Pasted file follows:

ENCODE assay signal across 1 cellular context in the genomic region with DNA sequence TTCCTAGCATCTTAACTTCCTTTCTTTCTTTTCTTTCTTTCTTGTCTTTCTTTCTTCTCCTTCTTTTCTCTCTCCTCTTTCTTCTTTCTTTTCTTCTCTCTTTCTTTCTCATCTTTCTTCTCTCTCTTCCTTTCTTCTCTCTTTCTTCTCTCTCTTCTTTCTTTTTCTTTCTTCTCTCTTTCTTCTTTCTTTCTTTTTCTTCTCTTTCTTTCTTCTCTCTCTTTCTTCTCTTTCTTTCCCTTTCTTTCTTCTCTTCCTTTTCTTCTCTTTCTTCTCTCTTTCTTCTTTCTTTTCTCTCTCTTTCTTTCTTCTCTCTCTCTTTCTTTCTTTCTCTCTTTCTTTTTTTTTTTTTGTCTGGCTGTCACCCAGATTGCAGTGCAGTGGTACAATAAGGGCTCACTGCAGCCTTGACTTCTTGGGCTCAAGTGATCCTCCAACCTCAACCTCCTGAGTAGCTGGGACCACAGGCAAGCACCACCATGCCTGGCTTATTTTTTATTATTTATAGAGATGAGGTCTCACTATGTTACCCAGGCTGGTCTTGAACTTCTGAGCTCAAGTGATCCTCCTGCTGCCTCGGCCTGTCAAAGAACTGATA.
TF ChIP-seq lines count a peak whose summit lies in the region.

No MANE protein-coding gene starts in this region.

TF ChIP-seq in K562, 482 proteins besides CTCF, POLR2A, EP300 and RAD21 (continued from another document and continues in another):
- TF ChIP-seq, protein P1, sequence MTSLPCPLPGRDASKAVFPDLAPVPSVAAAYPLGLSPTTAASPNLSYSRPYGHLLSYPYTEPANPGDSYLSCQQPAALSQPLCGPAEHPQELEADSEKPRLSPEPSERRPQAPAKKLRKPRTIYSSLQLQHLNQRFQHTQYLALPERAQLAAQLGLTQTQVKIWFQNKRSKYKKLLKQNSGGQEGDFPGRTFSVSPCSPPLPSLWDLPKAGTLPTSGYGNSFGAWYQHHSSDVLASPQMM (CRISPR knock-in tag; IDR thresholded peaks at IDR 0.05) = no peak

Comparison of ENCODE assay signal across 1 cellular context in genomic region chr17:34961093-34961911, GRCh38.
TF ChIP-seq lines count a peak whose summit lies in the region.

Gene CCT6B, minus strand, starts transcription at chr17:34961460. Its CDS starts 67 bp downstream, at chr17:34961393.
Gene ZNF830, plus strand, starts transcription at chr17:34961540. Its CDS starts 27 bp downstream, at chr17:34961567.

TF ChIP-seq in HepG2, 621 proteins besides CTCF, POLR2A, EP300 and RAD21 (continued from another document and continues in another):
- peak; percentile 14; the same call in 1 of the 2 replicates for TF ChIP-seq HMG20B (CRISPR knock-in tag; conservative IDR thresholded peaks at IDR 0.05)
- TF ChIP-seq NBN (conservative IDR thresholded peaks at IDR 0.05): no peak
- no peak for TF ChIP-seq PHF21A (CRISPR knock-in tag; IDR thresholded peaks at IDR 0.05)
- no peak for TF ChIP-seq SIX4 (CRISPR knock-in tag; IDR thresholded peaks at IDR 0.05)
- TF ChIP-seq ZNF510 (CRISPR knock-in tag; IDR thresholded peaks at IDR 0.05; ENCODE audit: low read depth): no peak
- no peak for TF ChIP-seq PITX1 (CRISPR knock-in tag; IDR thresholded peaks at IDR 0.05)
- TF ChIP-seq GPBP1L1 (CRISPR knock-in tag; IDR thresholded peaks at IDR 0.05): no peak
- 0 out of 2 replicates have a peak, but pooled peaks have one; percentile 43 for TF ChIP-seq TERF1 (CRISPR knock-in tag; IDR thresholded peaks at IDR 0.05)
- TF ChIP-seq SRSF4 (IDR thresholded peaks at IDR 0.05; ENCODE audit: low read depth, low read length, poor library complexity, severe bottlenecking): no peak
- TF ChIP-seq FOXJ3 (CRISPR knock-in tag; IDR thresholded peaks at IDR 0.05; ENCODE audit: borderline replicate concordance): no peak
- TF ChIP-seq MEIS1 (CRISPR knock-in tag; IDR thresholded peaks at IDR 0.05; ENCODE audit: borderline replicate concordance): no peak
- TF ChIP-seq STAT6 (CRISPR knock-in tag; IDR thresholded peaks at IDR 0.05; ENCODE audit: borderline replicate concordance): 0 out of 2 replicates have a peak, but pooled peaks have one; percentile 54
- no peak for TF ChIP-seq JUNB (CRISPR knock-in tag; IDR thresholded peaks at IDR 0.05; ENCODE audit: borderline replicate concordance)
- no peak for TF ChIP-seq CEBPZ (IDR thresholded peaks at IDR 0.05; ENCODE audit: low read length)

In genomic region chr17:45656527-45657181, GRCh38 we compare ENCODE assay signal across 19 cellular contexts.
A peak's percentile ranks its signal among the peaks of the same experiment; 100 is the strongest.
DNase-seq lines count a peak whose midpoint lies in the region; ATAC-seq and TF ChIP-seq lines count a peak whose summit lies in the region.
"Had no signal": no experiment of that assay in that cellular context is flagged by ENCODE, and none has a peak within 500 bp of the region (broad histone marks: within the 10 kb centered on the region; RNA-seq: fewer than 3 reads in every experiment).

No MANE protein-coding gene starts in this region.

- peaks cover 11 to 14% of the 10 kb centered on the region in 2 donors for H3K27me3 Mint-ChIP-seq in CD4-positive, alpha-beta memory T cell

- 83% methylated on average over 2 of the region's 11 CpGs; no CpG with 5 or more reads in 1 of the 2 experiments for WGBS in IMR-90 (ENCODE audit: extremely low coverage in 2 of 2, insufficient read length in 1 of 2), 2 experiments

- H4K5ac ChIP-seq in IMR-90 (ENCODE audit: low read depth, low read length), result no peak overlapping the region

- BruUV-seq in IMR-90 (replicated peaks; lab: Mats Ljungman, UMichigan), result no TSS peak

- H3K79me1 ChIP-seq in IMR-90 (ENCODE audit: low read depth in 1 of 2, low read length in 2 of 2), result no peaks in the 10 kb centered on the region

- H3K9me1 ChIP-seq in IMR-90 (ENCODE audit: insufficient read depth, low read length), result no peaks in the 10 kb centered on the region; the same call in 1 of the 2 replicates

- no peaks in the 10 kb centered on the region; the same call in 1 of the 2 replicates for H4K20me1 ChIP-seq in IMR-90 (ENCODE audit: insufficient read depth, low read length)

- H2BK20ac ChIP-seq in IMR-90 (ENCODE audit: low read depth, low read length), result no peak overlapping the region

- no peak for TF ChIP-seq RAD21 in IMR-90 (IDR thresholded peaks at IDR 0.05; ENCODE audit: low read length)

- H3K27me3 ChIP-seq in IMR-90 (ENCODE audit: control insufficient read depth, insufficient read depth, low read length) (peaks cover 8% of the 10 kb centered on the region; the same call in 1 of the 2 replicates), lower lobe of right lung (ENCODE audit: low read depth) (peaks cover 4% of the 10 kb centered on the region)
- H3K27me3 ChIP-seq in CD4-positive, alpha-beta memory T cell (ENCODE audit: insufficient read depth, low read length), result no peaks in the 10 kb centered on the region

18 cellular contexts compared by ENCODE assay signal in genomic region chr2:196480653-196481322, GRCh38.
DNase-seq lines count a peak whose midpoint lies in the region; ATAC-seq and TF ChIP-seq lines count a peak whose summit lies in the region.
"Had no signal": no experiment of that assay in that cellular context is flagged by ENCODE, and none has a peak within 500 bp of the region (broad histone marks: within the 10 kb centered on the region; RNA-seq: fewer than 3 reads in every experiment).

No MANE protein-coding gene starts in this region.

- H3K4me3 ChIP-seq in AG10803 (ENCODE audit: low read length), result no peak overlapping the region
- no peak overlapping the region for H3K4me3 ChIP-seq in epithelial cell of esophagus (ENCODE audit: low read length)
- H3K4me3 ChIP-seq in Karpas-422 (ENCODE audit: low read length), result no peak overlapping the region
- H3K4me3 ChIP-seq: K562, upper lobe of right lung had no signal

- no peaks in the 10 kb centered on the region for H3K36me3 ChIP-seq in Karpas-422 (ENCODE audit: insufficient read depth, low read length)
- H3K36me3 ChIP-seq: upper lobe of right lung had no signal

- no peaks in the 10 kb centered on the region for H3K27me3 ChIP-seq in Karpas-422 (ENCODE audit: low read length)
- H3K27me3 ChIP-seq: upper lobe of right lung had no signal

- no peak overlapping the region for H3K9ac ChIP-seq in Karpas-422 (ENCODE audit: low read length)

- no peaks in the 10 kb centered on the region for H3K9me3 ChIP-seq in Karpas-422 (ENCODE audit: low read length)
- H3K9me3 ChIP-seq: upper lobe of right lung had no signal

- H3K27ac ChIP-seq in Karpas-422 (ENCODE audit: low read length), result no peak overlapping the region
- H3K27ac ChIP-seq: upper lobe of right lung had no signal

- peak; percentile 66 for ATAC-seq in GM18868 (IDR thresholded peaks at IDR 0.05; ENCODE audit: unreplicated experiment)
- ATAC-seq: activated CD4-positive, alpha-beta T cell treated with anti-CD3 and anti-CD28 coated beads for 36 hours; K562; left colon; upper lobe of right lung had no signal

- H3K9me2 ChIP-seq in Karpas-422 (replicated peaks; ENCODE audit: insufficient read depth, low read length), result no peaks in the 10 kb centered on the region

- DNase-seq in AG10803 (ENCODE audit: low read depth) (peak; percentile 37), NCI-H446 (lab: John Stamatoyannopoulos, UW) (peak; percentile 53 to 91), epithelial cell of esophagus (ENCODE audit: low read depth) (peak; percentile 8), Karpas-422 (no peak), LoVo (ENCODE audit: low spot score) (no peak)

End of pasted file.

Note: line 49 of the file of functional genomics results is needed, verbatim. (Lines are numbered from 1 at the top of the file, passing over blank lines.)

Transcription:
- no peaks in the 10 kb centered on the region for H3K36me3 ChIP-seq in Karpas-422 (ENCODE audit: insufficient read depth, low read length)